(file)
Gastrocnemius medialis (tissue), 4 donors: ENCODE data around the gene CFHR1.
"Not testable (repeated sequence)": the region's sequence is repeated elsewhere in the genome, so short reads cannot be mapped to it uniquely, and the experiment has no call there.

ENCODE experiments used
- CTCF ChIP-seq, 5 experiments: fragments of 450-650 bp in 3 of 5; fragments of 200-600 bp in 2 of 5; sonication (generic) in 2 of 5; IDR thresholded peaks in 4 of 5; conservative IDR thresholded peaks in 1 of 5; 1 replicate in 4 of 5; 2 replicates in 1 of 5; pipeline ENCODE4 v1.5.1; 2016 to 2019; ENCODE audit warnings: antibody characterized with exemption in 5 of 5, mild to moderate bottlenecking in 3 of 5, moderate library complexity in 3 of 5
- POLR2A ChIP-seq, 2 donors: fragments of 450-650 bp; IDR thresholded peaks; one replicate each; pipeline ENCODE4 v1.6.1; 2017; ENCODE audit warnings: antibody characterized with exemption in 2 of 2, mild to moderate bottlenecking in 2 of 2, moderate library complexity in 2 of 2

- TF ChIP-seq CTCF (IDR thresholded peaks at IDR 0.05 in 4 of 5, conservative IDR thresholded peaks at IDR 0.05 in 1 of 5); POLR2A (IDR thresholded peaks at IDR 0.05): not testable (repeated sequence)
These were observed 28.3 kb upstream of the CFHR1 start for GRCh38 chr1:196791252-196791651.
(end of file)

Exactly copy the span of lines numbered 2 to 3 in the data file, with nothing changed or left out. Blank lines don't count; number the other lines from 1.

"Not testable (repeated sequence)": the region's sequence is repeated elsewhere in the genome, so short reads cannot be mapped to it uniquely, and the experiment has no call there.

ENCODE experiments used